What is ERB’s Palsy?
ERB’s Palsy is a condition that can be caused by shoulder dystocia.
Initial symptoms of Erb’s Palsy will likely be a limp or paralyzed arm or lack of muscle control in the arm or hand. Children with Erb’s Palsy generally cannot lift their arm above their head and will have difficulty gripping with the affected hand.
Can Shoulder Dystocia & ERB’s Palsy Be Prevented?
There are some instances of Shoulder Dystocia that cannot be anticipated. However, more often than not, Shoulder Dystocia can be anticipated, prevented or handled without resulting injury. Shoulder Dystocia and resulting Erb’s Palsy can be prevented before the actual delivery by recognizing common risk factors. They are: gestational diabetes, maternal obesity, excessive weight gain during pregnancy, macrosomia (a baby weighing approximately 9 lbs. or more), a previous large baby, a post-term pregnancy and/or having a small pelvis. If there is a high risk of Shoulder Dystocia, a C-section should be recommended. Injury to the baby can be prevented in the presence of Shoulder Dystocia if it is promptly recognized and appropriate steps are promptly and appropriately carried out.
Erb’s Palsy results in a head first vaginal delivery when excessive lateral traction is placed to the baby’s head. In other words, when the baby’s head is pulled sideways by the obstetrician in an attempt to dislodge the trapped shoulder. Once the dystocia occurs, no lateral traction should be applied to the baby’s head. The child can be successfully delivered without applying lateral traction to the head by performing a variety of maneuvers. The foremost recommended maneuver is the McRobert’s maneuver. During this procedure, the mother’s legs are held back in a flexed position. At the same time, pressure is applied to the mother’s lower abdomen, which is called suprapubic pressure. Under no circumstances should pressure be applied to the upper abdomen (i.e. fundal pressure) in the presence of Shoulder Dystocia, as it may cause serious injury to both the mother and the baby. If the McRobert’s maneuver is not successful then there are a number of methods that the doctor can perform to safely rotate the baby and free its shoulders. Almost all deliveries can be successfully resolved without injury to the baby with the proper use of these proven methods where shoulder dystocia occurs.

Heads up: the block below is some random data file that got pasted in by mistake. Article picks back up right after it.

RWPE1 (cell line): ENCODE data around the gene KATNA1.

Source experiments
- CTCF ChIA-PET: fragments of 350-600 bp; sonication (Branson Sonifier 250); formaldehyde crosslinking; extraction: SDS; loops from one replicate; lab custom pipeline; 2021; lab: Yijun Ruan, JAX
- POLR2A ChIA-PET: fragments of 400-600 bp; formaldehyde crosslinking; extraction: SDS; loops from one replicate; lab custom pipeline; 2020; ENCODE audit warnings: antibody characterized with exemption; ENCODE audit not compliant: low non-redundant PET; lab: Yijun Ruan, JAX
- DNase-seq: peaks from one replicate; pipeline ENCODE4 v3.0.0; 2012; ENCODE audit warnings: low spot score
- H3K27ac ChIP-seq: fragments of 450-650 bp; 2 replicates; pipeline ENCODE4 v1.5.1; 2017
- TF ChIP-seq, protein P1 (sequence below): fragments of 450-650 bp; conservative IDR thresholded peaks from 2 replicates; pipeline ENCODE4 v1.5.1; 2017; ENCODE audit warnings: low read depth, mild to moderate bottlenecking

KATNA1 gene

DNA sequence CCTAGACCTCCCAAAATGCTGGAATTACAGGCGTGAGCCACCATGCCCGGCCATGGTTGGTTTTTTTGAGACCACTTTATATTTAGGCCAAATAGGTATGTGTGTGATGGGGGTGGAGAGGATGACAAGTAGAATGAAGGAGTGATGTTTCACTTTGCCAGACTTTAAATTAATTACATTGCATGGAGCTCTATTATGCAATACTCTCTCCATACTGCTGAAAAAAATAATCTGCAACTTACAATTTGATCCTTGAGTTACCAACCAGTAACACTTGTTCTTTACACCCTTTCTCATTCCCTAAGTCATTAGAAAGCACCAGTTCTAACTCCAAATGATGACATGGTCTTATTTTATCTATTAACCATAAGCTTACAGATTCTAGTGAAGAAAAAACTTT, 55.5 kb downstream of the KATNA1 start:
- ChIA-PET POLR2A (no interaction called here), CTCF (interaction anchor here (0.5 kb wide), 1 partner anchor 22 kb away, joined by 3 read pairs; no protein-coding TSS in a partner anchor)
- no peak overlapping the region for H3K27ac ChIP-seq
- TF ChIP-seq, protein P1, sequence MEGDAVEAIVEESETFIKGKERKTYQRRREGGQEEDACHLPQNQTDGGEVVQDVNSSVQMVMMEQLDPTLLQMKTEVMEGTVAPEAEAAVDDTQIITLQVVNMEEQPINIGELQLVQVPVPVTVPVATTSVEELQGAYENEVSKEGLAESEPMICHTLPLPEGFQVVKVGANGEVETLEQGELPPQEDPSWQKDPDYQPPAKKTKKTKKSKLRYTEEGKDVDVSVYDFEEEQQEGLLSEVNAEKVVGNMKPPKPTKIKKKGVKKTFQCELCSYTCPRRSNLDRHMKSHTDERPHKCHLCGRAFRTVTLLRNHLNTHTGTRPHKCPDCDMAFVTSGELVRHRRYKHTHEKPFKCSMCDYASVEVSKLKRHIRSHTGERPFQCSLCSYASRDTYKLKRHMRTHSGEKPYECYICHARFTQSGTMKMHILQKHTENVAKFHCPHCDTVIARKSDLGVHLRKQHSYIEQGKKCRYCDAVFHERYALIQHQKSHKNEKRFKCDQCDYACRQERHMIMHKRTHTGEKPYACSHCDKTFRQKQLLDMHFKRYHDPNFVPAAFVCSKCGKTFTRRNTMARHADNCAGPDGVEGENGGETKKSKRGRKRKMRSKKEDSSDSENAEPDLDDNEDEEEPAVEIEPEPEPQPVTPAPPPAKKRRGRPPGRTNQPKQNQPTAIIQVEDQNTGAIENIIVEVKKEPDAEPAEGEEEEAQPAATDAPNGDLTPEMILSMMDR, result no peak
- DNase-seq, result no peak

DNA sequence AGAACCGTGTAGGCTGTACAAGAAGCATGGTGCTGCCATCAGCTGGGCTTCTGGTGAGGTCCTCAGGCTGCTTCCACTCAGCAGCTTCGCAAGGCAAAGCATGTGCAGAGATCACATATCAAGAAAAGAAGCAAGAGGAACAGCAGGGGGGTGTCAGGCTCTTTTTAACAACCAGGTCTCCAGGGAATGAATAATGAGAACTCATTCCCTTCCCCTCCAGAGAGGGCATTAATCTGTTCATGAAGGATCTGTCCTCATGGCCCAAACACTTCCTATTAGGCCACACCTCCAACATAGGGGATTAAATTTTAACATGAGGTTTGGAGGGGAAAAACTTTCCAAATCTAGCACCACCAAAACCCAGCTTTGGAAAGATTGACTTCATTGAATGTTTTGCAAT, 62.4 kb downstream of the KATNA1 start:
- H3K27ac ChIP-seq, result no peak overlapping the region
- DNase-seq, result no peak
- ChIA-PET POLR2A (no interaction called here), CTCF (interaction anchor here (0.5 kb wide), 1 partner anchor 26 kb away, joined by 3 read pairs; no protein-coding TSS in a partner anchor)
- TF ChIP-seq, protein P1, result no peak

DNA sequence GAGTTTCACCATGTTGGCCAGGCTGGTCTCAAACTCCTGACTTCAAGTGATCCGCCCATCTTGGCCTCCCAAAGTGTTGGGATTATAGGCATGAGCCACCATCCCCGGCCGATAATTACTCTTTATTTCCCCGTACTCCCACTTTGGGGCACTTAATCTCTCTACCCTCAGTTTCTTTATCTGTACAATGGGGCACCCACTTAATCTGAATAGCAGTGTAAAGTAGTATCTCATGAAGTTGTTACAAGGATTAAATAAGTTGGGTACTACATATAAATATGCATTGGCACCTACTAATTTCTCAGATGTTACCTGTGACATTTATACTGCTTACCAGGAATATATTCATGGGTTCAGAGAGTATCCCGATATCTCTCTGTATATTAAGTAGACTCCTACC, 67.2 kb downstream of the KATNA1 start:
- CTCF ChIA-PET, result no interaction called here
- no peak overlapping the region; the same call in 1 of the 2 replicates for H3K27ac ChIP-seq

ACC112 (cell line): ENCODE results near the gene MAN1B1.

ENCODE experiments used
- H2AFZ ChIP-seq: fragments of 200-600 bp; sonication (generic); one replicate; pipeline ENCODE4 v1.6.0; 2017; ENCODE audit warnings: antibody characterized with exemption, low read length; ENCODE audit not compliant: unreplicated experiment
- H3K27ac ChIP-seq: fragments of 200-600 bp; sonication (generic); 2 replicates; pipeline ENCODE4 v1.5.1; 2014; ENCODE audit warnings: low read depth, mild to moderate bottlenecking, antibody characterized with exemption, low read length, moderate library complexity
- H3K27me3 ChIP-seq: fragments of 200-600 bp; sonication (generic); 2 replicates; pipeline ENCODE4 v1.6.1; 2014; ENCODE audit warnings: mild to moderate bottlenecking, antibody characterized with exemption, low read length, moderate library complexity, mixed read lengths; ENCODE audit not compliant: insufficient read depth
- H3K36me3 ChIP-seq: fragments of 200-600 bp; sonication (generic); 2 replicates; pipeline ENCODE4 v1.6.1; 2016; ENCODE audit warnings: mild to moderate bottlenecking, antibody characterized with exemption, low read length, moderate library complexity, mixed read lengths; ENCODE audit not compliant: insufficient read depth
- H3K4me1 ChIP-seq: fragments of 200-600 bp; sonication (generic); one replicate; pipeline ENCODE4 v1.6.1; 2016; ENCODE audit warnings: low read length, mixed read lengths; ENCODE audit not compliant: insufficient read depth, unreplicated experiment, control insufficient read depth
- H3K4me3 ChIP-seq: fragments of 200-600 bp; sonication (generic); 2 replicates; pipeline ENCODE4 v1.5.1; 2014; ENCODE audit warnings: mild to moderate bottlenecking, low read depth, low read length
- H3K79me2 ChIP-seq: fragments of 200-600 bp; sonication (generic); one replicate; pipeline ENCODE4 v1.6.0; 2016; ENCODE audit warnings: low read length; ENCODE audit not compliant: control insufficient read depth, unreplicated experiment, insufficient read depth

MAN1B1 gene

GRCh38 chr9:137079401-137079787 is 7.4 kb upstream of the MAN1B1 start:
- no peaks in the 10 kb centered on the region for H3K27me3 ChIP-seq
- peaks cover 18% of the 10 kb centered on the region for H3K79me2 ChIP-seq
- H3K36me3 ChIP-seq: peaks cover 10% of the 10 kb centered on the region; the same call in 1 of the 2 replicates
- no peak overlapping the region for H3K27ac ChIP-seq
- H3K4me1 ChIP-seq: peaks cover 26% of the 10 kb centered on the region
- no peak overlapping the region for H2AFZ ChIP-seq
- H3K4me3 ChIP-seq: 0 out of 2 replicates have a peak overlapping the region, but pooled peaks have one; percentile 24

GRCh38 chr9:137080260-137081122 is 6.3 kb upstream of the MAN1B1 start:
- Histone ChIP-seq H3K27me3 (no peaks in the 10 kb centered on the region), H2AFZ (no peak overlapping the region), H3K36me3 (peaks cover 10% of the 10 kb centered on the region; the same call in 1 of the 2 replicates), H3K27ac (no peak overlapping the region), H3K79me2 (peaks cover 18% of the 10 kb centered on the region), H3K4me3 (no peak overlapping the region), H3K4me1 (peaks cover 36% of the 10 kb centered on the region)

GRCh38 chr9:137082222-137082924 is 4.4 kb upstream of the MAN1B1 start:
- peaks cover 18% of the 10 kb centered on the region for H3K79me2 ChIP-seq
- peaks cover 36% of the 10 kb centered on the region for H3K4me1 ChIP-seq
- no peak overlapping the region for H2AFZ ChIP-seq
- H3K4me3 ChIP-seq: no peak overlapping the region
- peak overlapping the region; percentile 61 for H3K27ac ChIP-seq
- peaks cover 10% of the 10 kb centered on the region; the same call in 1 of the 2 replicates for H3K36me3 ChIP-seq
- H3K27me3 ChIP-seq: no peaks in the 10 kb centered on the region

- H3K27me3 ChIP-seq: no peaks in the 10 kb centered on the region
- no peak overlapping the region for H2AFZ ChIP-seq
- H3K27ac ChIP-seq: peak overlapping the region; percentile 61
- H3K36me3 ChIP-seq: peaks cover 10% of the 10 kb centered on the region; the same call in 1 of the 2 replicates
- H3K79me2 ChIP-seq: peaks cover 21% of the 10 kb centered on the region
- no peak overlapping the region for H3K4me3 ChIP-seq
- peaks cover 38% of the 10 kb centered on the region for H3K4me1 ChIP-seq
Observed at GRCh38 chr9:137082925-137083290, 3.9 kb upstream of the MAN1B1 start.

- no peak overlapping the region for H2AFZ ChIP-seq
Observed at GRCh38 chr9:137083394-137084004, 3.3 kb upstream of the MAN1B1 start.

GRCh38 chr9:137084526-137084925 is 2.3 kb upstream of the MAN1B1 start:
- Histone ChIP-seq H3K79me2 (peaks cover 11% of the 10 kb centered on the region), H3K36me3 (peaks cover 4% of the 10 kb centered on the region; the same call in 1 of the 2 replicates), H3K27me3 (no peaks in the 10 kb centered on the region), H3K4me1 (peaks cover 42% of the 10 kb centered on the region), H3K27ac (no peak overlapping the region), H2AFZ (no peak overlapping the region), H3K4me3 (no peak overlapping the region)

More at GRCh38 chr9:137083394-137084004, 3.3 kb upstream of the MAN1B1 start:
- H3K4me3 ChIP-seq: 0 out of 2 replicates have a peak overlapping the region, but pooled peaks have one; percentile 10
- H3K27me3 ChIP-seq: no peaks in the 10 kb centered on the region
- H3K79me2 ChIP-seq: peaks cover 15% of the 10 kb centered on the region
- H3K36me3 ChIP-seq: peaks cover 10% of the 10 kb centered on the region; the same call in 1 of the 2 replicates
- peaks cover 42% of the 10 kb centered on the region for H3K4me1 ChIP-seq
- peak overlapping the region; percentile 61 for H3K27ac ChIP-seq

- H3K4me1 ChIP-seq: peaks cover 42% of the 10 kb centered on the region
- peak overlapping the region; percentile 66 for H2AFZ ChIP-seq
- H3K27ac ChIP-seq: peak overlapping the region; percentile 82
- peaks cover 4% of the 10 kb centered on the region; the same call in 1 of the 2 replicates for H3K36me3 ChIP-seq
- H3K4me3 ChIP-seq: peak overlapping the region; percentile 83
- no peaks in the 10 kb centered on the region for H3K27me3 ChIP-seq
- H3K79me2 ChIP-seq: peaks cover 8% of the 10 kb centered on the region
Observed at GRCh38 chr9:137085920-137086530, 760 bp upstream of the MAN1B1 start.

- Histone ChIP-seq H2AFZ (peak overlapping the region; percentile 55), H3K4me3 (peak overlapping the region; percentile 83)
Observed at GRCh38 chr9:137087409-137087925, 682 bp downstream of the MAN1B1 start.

How is ERB’s Palsy Treated?
The goals for a child with Erb’s Palsy are for them to have at least partial use of the affected arm or hand. There are treatments that can greatly assist the child in improving from Erb’s Palsy. Mild cases of Brachial Plexus injuries can recover in as little as a few months with physical therapy. An occupational or physical therapist may work with your child. The therapist will also help you (the parent) learn to do the exercises. For optimal results parents will need to do the range of motion exercises at home with their children two to three times a day. The more severe cases at a much slower rate, sometimes over years. More severe cases may require invasive treatment. Surgery may help children who do not recover with therapy alone. Electrical stimulation of muscles may also prevent atrophy. Early treatment for these injuries is crucial for optimal recovery. Botox injections and surgery on the affected nerves are also options for children who do not improve from the above less invasive treatments.
What are Our Legal Rights?
The process of childbirth is extremely complicated and requires a high level of care on the part of doctors and other Labor & Delivery healthcare providers. Childbirth can unpredictable and often times complications can arise. Obstetricians are trained recognize these complications and make quick but prudent decisions to react to problems during childbirth. Unfortunately, the doctors or nurses may make the wrong decision under pressure in the presence of Shoulder Dystocia and that error could cause Erb’s Palsy (Brachial Plexus injury).
However, not all Erb’s Palsy cases are the result of negligence. Sometimes there is little or nothing a doctor can do to prevent a Brachial Plexus injury. Nevertheless, parents should consider the possibility that a doctor may not have done all that is possible to prevent Erb’s Palsy and at least request some form of inquiry.
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The experienced attorneys at Fodera & Long will determine whether or not you have a medical malpractice case. The consultation is free and there are no fees unless you win compensation for damages.